Review and road test of the Honda Prelude (1992 - 2000)
COUPE WITHOUT COMPROMISE?
BY JONATHAN CROUCH
The early 1990s were glory days for Honda. On the Grand Prix circuits, their years of domination had sent rival manufacturers back to the drawing boards. Yet for all the money spent projecting a race-bred image for the company, buyers continued to think of Hondas only as common-sense cars. The Prelude coupe was supposed to change all that. It didn't and the result is that it makes a tempting proposition on the used market.
Fourth generation Prelude - March 1992 to 1997 (2.0 Coupe / 2.2 4ws VTEC Coupe / 2.3 4ws Coupe)Fifth generation Prelude - June 1997-2000 (2.0 Coupe / 2.2 VTi Coupe)
The Prelude that replaced a car of the same name in early 1992 was a case in point. Here was a car with avantgarde styling, four-wheel steering and state of the art 'VTEC' engine options, yet the buyers who were most drawn to it were only those trading their old Preludes in for more of the same. The BMW buyers that the marque coveted remained unconvinced.
Nevertheless, when the time came for yet another all-new Prelude in mid-1997, Honda continued the formula. The base model satisfies those who want a no-nonsense personal coupe, while the 2.2 VTi appeals more to the enthusiast. For the 1999 model year, the VTi's output went up from 185bhp to 200bhp, gaining as it did the more potent 2.2-litre VTEC engine from the Accord Type R.
Whichever model and whichever shape appeals to you, if image isn't an issue, a used example is a particularly clever used buy. Honda's reputation for quality, reliability and rock-solid resale values is richly deserved. The Prelude was eventually phased out in 2000.
What You Get
Whether you choose a fourth or fifth generation model, the same thing comes as standard - unusual styling. The latest design is, in fact, quite conservative, until your eyes reach the headlights. Some go so far as to call them ugly, but coupes are by nature a personal choice.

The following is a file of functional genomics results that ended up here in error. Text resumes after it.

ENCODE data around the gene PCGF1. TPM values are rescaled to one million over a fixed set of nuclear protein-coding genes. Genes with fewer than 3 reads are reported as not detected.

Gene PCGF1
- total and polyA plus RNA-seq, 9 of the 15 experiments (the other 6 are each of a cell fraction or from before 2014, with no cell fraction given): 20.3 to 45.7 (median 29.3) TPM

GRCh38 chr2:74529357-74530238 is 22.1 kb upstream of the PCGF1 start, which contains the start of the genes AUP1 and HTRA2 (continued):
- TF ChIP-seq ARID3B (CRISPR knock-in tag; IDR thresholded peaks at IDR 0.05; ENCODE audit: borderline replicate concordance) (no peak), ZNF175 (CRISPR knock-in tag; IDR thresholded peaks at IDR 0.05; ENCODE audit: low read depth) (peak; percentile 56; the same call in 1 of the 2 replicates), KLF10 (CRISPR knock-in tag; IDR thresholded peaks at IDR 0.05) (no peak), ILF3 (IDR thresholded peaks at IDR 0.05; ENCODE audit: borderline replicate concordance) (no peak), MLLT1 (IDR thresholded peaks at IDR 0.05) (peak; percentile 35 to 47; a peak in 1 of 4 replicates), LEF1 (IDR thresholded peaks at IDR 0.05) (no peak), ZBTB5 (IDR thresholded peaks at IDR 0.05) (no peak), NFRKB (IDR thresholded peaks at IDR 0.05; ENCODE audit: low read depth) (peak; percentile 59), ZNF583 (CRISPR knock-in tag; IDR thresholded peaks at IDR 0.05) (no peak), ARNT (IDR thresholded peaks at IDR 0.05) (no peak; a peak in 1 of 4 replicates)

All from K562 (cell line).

What to Look For
You should have no problem with the latest-shape models but on newer cars, check for exhaust damage (replacement is expensive). Also look for bootlid rust, occasional problems with flaky paintwork and scuffed alloy wheels. Some examples may have malfunctioning air conditioning. A full service history is essential.
(Approx. based on a 1996 Prelude 2.0 - ex Vat) A clutch assembly is around £220, an exhaust system is about £300, front brake pads are about £52 whilst those at the rear are around £50. A front headlamp is about £210, an alternator about £295, a radiator about £160 and a starter motor about £245.
On the Road
On the move, the Prelude can very quickly shed its 'hairdressers car' image, particularly if you're in a VTEC or VTi version. These flagship versions feature Honda's variable valve timing engine and the noise it makes is great - particularly in the case of the earlier VTEC unit used on older cars.
The 2.3-litre old-shape model is also a surprisingly popular fleet driver's companion, though the power steering is a little light. The 2.0-litre models are really for posing only.
An under-rated coupe. The VTEC and VTi models are among the finest sporting two-doors you can buy.
Honda Prelude (1992 - 2000) review by JONATHAN CROUCH